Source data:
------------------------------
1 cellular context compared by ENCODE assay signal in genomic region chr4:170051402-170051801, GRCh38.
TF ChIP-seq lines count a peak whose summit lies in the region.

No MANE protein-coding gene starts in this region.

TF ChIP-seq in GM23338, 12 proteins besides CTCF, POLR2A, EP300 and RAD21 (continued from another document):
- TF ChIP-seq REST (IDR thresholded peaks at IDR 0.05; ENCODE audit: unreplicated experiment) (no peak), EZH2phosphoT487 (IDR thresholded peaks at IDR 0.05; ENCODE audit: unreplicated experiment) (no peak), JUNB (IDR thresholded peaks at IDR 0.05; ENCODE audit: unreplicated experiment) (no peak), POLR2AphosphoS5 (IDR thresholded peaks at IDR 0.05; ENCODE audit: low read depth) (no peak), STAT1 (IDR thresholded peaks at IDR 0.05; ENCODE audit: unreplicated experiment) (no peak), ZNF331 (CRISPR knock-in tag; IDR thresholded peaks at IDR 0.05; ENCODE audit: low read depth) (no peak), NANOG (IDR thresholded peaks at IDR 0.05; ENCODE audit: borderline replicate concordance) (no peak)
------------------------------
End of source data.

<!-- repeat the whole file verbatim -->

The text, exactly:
1 cellular context compared by ENCODE assay signal in genomic region chr4:170051402-170051801, GRCh38.
TF ChIP-seq lines count a peak whose summit lies in the region.

No MANE protein-coding gene starts in this region.

TF ChIP-seq in GM23338, 12 proteins besides CTCF, POLR2A, EP300 and RAD21 (continued from another document):
- TF ChIP-seq REST (IDR thresholded peaks at IDR 0.05; ENCODE audit: unreplicated experiment) (no peak), EZH2phosphoT487 (IDR thresholded peaks at IDR 0.05; ENCODE audit: unreplicated experiment) (no peak), JUNB (IDR thresholded peaks at IDR 0.05; ENCODE audit: unreplicated experiment) (no peak), POLR2AphosphoS5 (IDR thresholded peaks at IDR 0.05; ENCODE audit: low read depth) (no peak), STAT1 (IDR thresholded peaks at IDR 0.05; ENCODE audit: unreplicated experiment) (no peak), ZNF331 (CRISPR knock-in tag; IDR thresholded peaks at IDR 0.05; ENCODE audit: low read depth) (no peak), NANOG (IDR thresholded peaks at IDR 0.05; ENCODE audit: borderline replicate concordance) (no peak)